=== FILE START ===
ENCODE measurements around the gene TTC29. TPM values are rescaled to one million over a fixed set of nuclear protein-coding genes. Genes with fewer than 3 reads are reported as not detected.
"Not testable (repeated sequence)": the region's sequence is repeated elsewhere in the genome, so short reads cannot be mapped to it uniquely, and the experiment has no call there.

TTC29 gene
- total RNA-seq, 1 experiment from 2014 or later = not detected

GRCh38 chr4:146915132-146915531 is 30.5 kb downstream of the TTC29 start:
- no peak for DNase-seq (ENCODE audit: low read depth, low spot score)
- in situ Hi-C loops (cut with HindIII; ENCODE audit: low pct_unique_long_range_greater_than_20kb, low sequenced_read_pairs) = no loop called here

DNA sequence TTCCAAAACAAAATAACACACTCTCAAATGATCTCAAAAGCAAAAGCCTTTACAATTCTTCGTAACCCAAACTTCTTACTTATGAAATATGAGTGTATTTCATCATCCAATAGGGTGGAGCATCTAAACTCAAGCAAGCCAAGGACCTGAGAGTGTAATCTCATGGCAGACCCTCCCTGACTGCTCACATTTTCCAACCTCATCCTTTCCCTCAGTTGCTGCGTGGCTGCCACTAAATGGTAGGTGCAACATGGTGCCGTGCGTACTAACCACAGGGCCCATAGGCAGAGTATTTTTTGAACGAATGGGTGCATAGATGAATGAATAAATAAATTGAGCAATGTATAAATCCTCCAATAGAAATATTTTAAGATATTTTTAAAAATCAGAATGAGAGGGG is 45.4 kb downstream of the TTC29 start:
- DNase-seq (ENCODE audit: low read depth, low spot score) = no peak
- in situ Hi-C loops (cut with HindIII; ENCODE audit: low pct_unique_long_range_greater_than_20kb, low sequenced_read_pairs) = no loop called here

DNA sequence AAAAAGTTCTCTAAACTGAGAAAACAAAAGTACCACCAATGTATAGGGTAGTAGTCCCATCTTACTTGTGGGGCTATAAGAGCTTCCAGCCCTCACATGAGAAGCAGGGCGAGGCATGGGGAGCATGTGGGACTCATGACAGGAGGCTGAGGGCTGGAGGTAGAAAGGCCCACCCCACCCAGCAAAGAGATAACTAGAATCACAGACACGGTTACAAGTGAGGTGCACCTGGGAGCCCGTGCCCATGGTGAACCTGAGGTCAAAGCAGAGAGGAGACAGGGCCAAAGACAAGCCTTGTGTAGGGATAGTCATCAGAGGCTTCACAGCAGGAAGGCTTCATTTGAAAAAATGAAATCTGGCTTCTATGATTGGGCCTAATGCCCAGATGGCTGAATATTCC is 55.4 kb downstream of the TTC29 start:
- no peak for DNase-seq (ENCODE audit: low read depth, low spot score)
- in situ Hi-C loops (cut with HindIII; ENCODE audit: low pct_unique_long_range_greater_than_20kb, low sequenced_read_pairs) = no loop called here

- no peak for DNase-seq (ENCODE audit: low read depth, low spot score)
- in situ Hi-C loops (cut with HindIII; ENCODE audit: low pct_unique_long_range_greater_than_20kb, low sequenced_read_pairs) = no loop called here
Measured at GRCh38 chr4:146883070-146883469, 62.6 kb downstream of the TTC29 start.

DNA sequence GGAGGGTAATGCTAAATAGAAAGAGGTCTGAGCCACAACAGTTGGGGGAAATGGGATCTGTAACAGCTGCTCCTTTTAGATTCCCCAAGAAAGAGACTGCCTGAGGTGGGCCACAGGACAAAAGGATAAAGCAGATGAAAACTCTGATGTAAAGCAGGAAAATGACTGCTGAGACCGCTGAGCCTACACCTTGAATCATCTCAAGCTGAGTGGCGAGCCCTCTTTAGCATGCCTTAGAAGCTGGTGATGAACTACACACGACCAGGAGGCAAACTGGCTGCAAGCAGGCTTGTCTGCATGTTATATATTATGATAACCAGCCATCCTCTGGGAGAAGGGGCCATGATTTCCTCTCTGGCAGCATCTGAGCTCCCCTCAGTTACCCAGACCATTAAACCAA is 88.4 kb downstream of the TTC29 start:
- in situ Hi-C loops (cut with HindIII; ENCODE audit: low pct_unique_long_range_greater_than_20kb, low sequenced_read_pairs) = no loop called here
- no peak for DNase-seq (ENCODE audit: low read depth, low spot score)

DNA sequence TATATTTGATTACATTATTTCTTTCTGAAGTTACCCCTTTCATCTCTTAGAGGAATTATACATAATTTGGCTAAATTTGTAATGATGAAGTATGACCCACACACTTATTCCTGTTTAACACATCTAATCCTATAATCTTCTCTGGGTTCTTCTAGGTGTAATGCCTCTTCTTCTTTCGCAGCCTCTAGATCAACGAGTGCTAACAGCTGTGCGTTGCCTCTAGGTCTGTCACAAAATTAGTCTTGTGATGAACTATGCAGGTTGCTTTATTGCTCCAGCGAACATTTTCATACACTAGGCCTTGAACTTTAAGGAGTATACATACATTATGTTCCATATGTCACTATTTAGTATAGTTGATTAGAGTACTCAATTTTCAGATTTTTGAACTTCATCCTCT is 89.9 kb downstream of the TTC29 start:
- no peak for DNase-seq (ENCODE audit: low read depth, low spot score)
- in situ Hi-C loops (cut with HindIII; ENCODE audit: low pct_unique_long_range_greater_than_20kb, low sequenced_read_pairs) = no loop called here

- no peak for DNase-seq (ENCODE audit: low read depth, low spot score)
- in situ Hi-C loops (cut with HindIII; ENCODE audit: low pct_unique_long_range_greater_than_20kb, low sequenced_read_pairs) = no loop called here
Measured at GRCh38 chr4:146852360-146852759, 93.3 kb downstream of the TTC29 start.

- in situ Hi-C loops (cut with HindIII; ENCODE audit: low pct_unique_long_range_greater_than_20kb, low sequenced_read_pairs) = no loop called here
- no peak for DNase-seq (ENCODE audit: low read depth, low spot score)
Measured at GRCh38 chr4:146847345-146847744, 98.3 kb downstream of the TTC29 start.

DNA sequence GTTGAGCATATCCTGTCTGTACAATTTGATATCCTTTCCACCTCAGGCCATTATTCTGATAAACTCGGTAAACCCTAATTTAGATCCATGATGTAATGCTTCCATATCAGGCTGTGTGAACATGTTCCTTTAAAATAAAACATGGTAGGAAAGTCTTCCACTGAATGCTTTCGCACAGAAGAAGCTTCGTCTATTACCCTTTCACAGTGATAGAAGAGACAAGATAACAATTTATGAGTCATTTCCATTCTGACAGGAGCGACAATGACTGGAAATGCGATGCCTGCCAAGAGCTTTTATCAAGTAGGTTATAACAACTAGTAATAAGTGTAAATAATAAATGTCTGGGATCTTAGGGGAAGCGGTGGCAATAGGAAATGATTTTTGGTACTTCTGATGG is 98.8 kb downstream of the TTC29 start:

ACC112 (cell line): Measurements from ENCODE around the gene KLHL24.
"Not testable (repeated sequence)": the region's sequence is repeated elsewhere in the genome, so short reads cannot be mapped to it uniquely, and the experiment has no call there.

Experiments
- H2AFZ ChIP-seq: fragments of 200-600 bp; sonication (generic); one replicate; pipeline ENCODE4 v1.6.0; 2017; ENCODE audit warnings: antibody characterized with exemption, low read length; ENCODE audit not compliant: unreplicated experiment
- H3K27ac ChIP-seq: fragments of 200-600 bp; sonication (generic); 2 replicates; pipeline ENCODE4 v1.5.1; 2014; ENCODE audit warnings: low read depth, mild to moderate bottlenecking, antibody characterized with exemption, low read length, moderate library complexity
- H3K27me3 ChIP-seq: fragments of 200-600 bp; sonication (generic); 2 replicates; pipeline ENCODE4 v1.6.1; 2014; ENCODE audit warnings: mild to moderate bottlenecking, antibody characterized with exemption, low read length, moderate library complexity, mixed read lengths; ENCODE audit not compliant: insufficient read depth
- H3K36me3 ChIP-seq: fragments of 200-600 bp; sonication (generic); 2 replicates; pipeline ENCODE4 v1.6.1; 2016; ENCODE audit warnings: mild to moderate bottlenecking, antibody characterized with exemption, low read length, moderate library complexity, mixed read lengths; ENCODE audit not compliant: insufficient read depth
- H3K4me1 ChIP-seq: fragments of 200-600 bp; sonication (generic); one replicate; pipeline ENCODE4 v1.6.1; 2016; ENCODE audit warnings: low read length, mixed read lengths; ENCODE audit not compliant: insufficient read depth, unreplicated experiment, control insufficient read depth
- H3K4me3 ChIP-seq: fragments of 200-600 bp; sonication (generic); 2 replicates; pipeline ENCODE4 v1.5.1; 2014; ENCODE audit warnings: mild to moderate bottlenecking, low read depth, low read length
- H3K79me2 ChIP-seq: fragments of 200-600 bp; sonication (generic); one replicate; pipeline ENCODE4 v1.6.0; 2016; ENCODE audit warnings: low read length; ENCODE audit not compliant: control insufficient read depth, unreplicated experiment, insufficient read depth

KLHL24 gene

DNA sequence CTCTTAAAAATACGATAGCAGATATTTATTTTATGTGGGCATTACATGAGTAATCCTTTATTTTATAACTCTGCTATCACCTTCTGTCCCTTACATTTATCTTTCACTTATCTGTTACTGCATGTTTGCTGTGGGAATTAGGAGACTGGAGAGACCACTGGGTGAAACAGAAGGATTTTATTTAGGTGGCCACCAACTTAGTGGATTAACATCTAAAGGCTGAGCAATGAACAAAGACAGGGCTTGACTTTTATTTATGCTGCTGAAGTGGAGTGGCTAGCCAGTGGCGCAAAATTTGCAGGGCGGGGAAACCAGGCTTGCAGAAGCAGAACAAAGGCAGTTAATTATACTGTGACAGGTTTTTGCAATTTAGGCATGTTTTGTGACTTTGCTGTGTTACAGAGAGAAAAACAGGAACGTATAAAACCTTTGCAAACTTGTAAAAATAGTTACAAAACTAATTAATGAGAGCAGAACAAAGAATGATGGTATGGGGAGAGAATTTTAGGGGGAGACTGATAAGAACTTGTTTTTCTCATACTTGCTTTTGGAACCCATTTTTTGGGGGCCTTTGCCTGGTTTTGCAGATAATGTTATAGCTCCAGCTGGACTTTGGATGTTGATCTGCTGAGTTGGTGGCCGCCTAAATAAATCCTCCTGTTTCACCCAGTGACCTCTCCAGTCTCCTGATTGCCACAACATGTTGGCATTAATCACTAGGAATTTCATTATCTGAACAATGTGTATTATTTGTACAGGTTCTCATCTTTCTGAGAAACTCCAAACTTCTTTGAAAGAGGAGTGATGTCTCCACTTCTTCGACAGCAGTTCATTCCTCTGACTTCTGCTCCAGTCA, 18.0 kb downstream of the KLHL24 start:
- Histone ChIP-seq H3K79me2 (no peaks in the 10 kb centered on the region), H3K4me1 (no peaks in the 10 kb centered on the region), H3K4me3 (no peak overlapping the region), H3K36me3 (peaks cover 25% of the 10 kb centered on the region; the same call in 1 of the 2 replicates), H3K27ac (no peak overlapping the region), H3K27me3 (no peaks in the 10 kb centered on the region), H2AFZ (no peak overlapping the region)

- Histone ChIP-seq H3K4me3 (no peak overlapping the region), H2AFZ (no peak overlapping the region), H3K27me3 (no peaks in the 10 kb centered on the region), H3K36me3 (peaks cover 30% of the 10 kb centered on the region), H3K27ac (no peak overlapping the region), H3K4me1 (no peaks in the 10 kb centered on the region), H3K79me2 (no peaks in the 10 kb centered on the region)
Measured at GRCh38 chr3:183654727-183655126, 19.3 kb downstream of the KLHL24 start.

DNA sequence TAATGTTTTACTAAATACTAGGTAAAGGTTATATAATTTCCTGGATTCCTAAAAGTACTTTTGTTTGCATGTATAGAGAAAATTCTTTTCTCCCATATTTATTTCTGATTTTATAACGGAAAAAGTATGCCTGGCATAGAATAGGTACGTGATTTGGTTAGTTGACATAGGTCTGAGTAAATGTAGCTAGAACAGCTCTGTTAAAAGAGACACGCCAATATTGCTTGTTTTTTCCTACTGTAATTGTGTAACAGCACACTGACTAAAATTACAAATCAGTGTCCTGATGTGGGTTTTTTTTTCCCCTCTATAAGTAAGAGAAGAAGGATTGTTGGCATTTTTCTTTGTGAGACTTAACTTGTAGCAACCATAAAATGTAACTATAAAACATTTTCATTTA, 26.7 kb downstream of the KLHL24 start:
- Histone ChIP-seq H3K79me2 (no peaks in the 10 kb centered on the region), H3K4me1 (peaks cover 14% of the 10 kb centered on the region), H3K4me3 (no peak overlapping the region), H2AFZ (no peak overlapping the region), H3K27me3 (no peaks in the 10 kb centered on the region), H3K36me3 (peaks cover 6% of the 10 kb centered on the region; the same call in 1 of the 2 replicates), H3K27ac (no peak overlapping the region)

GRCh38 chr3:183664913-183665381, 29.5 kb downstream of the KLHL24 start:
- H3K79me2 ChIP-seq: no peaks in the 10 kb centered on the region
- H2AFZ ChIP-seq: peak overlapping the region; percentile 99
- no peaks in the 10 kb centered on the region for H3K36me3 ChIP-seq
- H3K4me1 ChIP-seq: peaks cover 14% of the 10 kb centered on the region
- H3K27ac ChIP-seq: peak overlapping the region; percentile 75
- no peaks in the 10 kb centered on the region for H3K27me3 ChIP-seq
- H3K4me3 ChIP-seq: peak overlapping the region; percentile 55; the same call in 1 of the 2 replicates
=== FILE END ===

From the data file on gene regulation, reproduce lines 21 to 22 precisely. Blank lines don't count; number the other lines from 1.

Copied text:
- no peak for DNase-seq (ENCODE audit: low read depth, low spot score)
- in situ Hi-C loops (cut with HindIII; ENCODE audit: low pct_unique_long_range_greater_than_20kb, low sequenced_read_pairs) = no loop called here